It is a natural behavioural strategy to avoid situations which are stressful or have the potential to be stressful. Of course, one person’s stressor [condition which causes stress] is another’s excitement, exhilaration or challenge—we’re concerned here not with what the stressors are but how they are experienced.
In addition to stressors in business, such deadlines, cashflow problems, difficult clients, it’s important to recognise that we create our own stressors. In anticipating or avoiding a stressful situation, such as a meeting, we create a further stressor. In these cases, it is not the thing itself that it is the stressor, it is the anxiety the person has that the thing might happen that is the stressor. In other words, the stress is entirely self-induced.
Whilst avoidance of stress is necessary at a primitive level, the trouble is that it is too black and white a tactic. It isn’t the case that something is either stressful, and therefore to be avoided, or not stressful. There are degrees. However, the whole idea of ‘comfort zone’ is so ingrained in our culture that we see anywhere outside our comfort zone as being a stress zone.
A more useful belief is to imagine a stretch zone outside the comfort zone. This is a space where we are challenged, the adrenalin is raised, and we get a buzz. We perform better here. The stress zone only shows up outside this stretch zone. We suggest that deliberately aiming to be in the stretch zone for the majority (but not 100%) of our working time will make us more productive, more effective—better at our jobs.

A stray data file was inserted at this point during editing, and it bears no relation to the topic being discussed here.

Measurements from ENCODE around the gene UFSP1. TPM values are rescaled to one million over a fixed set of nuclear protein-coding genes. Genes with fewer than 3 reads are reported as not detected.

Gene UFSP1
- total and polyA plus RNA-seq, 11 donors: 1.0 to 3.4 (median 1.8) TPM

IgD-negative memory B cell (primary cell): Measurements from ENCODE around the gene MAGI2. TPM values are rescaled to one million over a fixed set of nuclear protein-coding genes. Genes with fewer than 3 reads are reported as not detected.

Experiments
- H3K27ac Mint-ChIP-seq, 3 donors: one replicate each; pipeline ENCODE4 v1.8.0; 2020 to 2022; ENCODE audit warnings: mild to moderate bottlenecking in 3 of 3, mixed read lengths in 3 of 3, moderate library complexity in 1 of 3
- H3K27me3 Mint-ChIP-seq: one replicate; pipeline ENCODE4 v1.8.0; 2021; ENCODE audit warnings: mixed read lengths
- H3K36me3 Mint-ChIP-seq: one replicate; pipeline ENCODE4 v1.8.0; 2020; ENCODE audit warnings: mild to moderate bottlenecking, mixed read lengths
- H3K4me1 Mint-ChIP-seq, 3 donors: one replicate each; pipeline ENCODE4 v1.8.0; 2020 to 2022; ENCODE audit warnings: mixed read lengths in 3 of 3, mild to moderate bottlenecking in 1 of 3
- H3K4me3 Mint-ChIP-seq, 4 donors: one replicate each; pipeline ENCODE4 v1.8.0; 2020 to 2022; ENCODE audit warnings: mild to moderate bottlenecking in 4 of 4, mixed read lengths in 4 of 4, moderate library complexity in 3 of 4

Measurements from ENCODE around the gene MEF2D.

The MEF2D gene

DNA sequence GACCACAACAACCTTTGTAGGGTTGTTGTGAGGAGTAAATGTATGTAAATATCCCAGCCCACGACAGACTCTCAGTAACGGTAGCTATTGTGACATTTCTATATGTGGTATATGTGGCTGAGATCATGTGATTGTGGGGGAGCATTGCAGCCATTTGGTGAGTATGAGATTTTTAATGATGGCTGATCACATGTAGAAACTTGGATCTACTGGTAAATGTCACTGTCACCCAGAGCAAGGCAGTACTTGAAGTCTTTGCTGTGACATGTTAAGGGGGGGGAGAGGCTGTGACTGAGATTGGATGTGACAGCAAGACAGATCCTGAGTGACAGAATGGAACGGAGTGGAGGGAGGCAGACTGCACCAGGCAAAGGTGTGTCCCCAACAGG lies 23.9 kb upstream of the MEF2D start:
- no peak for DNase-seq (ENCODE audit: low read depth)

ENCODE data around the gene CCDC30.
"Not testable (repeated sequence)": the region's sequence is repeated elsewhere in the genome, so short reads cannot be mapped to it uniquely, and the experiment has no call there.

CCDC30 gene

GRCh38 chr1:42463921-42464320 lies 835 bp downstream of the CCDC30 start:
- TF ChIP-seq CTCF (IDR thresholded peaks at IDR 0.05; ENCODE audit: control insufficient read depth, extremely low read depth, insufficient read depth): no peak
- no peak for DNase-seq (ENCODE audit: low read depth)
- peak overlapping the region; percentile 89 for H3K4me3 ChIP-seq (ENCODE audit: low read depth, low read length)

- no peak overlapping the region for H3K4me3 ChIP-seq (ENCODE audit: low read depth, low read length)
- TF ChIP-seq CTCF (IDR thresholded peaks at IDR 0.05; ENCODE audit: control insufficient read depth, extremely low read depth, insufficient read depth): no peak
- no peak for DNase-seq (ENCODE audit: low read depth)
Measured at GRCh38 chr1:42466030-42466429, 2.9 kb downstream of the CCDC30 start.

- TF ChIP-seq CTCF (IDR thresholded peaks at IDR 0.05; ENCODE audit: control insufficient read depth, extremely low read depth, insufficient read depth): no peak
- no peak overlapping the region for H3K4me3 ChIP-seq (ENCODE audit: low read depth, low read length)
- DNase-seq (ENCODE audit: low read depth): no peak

And, the funny thing is, the more we inhabit our stretch zone, the more we get used to it and the more it becomes absorbed into an expanding comfort zone—thus enabling us to extend, in turn, the boundaries of the stretch zone and successfully rise to new, greater challenges.
A colleague told me:
I like to do things which are “comfortably outside my comfort zone” – challenging, but within my capabilities – nothing too scary. They give me new experiences and make life exciting. But more than that, they expand my comfort zone, allowing me to push out further and further in small manageable steps. Sometimes I look back and am amazed at how far I’ve come from my old comfort zone. It’s an exciting journey.
If all this sounds fanciful, then consider the standard model of stress (below) which shows how performance first increases, but then worsens and worsens as one’s reaction to the situation rises. We have mapped the three zones onto this model as follows:
I am indebted to Reg Connolly of Pegasus NLP for introducing me to the idea of the stretch zone. You can read his take on it here. Thanks also to Phil Cheatle
© 2013 Jeremy Marchant Limited . by Jeremy Marchant . updated 30 june 2013 . extended 5 january 2016 . image: Free Images